Rice’s father, who took over from his late father in 1997, still spends several days a week at the dealership. He shrugs at the lifestyle he’s passing on to his daughter.
“This business just becomes part of you, just grows on you,” he says. “You either want it or you don’t. All the hours, all the time you put in, that just becomes kind of normal.”
Garson Rice Jr.’s three children worked part time at the dealership while growing up but didn’t show an inclination to stick with the business. Mary had her heart set on being a scientist, enrolling in marine biology at N.C. State University. A summer internship with an environmental consultancy based in Wilmington led to hot, sticky work that included days squatting amid mosquitoes in a swamp. During that stint, she had lunch with a real estate agent who explained her work.
“It was all so interesting. I just couldn’t believe it,” says Rice. She started taking real estate courses while finishing her college degree, then headed after graduation to Wilmington to work as a rep for a tract builder selling homes in three local counties. “I just killed it,” she says. “Then I did some commercial projects with builders, and a few other things here and there. Sold a few homes on Wrightsville Beach, at Figure Eight Island. I made money. I met a lot of interesting people. It was great.”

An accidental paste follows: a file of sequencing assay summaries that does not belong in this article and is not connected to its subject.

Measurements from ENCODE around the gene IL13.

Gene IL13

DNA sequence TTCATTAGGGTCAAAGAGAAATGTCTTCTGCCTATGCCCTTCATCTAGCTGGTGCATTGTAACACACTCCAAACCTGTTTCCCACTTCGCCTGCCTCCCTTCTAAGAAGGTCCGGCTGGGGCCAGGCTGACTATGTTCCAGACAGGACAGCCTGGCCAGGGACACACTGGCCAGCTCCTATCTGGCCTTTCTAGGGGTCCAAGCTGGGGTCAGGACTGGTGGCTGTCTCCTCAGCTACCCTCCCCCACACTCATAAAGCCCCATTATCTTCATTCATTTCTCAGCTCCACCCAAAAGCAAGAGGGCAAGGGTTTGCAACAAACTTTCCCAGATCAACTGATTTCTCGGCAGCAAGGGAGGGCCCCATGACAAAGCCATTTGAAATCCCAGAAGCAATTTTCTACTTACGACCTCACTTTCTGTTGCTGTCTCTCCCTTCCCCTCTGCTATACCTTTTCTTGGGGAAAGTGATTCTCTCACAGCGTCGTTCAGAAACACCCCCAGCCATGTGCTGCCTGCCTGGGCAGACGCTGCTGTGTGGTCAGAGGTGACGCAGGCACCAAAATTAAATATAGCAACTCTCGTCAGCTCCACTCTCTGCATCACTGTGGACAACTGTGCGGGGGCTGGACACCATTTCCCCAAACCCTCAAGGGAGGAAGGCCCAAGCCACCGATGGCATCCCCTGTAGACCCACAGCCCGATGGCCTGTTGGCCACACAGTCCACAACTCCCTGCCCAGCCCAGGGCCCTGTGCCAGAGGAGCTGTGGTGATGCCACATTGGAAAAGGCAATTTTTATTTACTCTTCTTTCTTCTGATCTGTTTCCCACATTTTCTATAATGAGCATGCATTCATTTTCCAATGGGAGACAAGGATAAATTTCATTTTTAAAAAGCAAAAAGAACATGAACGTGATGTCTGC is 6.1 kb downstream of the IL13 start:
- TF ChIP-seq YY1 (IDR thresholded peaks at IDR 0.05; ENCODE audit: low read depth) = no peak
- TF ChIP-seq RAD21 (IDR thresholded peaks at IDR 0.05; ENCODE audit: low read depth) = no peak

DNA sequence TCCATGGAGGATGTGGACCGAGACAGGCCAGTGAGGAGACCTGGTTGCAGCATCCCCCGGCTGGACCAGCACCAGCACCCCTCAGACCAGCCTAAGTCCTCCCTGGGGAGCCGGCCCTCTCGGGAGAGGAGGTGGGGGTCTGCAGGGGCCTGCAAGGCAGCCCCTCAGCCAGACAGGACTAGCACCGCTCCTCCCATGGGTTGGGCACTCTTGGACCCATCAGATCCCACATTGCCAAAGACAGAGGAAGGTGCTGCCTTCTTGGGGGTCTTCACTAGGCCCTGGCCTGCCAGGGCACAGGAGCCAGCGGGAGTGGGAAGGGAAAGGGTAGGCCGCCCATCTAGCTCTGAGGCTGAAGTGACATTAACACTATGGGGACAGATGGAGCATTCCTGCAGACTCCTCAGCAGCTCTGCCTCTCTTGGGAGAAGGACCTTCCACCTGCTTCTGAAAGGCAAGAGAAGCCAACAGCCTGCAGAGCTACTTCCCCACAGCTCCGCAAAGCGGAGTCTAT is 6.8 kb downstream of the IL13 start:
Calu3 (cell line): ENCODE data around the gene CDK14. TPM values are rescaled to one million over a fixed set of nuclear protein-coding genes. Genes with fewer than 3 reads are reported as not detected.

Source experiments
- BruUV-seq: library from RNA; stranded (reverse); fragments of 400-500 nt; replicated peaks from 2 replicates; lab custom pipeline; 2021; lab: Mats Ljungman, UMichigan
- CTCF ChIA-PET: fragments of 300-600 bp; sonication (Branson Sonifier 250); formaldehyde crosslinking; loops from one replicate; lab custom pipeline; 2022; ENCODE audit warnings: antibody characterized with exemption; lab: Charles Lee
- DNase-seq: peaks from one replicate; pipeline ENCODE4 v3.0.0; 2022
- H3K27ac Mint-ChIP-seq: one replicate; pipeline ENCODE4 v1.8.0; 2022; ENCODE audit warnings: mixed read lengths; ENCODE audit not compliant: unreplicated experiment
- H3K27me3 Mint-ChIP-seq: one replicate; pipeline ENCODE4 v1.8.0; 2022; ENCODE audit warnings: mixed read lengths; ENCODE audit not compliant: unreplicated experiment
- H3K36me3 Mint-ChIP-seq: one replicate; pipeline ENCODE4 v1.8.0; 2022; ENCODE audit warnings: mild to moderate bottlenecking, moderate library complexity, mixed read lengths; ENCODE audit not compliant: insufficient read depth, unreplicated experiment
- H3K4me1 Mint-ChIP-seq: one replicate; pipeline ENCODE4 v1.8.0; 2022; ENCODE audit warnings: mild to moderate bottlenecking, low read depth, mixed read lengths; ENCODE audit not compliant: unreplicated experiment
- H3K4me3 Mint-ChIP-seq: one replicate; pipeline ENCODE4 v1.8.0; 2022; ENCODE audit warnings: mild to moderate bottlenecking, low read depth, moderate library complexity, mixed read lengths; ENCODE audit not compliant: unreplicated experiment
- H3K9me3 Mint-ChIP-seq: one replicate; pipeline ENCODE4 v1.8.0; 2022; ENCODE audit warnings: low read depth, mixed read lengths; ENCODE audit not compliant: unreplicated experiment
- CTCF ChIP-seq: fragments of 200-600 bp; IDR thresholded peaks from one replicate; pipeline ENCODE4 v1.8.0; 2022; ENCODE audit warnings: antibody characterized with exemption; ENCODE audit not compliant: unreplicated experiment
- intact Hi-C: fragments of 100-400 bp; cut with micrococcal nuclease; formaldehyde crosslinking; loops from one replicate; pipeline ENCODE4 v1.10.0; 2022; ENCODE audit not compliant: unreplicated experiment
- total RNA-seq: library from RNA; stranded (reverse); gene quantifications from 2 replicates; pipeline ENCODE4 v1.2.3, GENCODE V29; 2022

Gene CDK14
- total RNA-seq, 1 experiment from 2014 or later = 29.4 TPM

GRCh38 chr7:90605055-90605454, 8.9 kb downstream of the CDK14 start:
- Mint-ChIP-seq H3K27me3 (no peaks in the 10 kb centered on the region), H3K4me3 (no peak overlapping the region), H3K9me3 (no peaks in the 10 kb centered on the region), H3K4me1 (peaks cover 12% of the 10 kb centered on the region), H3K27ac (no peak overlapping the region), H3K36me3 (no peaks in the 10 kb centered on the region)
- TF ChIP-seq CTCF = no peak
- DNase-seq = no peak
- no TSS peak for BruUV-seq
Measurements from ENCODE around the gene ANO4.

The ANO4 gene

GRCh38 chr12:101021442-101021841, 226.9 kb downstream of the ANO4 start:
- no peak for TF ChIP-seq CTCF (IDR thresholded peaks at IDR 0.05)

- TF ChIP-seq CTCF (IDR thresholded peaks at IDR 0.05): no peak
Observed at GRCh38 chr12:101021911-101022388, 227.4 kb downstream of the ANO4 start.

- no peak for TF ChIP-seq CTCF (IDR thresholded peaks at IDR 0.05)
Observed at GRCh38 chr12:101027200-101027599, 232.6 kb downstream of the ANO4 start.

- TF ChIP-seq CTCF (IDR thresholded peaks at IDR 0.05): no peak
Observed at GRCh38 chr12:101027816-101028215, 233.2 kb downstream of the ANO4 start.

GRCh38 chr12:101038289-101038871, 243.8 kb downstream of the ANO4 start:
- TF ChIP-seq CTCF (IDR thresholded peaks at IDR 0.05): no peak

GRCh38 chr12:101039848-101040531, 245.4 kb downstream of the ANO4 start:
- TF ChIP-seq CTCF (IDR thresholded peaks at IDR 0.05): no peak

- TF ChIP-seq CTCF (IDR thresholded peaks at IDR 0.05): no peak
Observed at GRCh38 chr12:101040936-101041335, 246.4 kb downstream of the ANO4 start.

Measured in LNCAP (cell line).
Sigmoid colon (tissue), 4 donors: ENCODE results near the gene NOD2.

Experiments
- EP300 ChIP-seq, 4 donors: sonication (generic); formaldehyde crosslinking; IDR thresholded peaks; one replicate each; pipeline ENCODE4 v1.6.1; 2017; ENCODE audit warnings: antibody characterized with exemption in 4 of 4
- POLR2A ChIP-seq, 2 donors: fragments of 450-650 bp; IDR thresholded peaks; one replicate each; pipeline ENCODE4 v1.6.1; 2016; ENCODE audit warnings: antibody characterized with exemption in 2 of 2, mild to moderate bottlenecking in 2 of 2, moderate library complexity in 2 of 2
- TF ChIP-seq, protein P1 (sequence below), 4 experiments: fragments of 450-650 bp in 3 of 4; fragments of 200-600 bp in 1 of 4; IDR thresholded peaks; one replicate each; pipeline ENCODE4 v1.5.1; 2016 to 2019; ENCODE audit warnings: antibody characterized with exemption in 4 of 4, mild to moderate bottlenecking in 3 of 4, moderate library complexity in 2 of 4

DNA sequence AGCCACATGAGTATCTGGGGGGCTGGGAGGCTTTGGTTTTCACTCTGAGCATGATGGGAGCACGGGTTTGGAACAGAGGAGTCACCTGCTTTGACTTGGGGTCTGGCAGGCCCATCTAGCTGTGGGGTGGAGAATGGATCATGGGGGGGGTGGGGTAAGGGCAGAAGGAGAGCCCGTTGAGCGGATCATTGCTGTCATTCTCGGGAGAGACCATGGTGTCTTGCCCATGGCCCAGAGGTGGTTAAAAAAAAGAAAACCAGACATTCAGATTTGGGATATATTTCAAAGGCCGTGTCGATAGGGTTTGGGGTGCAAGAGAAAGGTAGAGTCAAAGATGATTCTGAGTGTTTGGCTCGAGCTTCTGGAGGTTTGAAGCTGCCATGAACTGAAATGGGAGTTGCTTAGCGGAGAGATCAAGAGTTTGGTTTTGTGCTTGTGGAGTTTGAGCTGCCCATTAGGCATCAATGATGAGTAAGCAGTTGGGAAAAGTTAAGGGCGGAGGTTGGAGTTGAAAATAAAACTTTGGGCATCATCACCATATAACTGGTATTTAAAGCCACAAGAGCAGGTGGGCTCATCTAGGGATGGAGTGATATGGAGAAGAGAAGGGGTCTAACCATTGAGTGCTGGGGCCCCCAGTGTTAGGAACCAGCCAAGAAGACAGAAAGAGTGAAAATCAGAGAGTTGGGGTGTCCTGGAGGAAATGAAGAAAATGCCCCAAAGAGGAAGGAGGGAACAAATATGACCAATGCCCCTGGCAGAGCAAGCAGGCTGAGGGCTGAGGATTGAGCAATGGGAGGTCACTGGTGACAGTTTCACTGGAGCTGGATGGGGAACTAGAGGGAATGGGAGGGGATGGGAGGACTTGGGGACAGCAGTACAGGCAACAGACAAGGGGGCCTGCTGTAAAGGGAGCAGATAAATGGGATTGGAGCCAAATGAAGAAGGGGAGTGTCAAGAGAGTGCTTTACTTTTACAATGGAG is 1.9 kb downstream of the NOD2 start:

No silver spoons
Then one day, her dad called. There was this thing called the internet and something else termed social media. The Rice Toyota website was a mess.
“Dad, I can help you with that,” she said. The project turned into an unofficial full-time job and residency at her parents’ Greensboro home. It soon dawned on Mary that her destiny didn’t lie in coastal real estate.
In a Hallmark movie, perhaps, she would have immediately become general manager of the dealership. That’s what people think happens, she says. “They figure it was just handed to me. But really, this is a huge business. Can you imagine what a catastrophe that would be, if they just let the kids (of dealers), or anyone the dealer wanted, in to run the business?”
In the real world, Rice went to the national dealer association’s “Dealer Academy,” joined a mentoring group, spent years working in various departments at Rice Toyota, and was subjected to Toyota’s evaluation program for prospective dealership executives.